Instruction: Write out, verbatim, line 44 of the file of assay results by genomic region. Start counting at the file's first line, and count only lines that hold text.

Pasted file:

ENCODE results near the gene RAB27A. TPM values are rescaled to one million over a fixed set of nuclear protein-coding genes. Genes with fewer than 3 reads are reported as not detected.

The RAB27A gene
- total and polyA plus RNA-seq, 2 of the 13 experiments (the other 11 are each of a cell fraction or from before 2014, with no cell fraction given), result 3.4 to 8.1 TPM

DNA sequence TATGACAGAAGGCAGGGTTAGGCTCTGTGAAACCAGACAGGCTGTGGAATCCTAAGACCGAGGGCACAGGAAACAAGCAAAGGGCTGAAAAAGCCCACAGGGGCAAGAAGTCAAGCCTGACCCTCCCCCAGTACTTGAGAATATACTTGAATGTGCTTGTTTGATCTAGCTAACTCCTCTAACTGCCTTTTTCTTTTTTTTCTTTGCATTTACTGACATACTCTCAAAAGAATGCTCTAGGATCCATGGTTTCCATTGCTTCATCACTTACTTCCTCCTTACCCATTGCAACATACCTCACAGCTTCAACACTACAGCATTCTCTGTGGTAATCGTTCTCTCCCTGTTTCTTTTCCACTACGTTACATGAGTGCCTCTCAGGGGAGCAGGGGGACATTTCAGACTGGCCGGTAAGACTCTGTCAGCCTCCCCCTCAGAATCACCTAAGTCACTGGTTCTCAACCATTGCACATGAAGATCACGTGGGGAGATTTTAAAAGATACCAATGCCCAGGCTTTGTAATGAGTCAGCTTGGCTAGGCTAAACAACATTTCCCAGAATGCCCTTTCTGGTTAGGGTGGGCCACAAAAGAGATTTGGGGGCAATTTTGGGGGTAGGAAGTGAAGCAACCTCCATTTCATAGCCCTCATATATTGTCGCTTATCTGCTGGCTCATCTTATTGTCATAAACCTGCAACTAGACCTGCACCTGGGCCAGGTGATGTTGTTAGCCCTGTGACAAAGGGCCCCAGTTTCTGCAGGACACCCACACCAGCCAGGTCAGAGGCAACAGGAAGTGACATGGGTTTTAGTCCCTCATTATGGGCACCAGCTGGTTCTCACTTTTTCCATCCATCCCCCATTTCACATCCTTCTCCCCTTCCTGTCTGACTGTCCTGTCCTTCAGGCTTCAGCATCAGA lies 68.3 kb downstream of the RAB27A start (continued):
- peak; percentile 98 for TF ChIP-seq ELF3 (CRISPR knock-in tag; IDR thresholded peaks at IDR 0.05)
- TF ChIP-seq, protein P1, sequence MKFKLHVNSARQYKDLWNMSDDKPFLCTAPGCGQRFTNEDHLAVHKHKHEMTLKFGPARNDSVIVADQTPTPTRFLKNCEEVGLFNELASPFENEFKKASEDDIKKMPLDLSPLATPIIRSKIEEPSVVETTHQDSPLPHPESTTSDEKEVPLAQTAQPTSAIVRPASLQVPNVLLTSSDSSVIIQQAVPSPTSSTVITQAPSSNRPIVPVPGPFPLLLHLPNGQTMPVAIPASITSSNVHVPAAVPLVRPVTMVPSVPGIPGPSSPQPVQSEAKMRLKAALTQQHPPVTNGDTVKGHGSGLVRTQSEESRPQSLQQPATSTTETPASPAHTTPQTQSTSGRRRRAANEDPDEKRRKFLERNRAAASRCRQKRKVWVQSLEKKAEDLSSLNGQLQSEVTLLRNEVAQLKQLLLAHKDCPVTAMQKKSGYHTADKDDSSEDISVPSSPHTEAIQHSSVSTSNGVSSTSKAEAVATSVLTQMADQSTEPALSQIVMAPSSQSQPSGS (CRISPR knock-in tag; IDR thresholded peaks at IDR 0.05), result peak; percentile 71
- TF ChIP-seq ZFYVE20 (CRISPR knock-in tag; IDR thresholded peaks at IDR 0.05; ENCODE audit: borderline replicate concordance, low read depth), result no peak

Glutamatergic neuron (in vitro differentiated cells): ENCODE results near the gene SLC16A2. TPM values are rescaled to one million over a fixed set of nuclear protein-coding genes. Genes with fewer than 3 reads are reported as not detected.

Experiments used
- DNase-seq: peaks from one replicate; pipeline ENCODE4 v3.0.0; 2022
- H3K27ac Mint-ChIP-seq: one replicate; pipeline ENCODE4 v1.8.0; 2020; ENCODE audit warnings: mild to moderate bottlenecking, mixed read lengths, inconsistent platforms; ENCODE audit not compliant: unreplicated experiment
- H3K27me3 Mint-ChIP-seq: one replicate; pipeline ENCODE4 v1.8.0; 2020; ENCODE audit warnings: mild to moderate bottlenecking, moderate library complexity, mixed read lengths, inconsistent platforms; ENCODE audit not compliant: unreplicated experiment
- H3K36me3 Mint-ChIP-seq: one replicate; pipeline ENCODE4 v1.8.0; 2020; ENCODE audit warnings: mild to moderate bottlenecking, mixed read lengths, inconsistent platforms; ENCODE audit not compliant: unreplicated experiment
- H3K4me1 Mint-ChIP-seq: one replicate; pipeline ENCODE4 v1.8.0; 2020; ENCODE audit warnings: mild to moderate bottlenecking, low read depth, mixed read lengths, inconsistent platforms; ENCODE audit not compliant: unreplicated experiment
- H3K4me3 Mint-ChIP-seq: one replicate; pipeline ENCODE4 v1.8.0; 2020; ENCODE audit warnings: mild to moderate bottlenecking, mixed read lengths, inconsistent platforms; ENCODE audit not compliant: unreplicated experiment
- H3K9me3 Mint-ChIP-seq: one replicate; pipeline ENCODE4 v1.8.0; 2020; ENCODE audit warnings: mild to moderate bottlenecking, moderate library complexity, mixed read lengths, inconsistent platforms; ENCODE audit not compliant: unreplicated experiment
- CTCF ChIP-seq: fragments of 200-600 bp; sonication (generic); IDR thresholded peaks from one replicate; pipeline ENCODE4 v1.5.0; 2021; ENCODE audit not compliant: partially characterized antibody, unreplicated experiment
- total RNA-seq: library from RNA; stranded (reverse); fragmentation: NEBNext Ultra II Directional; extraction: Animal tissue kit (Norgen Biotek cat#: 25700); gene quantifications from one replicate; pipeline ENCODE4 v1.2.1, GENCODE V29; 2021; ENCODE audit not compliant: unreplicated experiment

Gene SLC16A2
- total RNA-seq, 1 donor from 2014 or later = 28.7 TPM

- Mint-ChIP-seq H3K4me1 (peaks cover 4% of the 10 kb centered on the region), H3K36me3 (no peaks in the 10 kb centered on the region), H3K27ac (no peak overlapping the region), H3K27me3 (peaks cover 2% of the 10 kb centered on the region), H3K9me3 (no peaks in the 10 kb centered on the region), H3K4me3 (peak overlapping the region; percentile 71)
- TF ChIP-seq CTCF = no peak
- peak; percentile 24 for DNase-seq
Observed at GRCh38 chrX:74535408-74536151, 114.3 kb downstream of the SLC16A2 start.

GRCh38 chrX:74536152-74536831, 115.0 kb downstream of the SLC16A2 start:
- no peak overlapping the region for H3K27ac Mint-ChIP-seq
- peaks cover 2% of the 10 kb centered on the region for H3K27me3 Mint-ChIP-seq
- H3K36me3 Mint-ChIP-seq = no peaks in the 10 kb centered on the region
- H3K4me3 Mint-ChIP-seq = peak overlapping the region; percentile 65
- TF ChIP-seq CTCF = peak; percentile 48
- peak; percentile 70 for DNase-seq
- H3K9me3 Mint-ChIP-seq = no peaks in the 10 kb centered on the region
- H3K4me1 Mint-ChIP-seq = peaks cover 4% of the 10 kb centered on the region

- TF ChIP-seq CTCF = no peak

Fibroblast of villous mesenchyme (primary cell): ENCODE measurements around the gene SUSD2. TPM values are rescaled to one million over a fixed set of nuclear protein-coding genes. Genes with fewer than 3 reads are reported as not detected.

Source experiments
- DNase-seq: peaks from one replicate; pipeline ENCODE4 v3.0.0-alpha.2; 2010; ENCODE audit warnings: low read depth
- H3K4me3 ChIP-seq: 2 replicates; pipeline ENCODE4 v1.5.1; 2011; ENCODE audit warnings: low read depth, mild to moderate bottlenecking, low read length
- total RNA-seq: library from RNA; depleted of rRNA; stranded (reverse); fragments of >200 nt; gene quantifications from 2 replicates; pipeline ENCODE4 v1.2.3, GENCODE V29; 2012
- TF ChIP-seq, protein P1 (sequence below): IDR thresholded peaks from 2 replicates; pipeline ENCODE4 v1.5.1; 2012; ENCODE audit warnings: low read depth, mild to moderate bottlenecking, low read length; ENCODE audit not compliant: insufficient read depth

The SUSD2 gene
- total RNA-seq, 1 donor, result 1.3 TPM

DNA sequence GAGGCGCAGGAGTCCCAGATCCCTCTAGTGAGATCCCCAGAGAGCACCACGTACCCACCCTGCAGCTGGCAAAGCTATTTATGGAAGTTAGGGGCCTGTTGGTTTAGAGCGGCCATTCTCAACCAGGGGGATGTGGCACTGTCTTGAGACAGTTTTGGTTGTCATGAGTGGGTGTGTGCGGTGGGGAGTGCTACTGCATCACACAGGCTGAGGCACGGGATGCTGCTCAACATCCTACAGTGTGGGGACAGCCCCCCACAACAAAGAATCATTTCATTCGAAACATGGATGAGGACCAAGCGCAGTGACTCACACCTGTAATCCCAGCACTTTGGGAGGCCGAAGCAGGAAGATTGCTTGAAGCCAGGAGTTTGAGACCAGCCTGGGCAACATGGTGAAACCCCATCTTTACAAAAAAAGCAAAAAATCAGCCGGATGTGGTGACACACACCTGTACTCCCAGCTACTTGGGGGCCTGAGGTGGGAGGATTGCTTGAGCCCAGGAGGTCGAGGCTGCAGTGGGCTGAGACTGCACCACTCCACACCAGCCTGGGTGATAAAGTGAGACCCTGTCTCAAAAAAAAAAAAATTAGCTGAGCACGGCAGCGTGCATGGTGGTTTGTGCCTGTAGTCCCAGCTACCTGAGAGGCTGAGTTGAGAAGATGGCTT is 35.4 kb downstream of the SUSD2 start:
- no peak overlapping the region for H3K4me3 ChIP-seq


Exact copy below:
- no peak overlapping the region for H3K4me3 ChIP-seq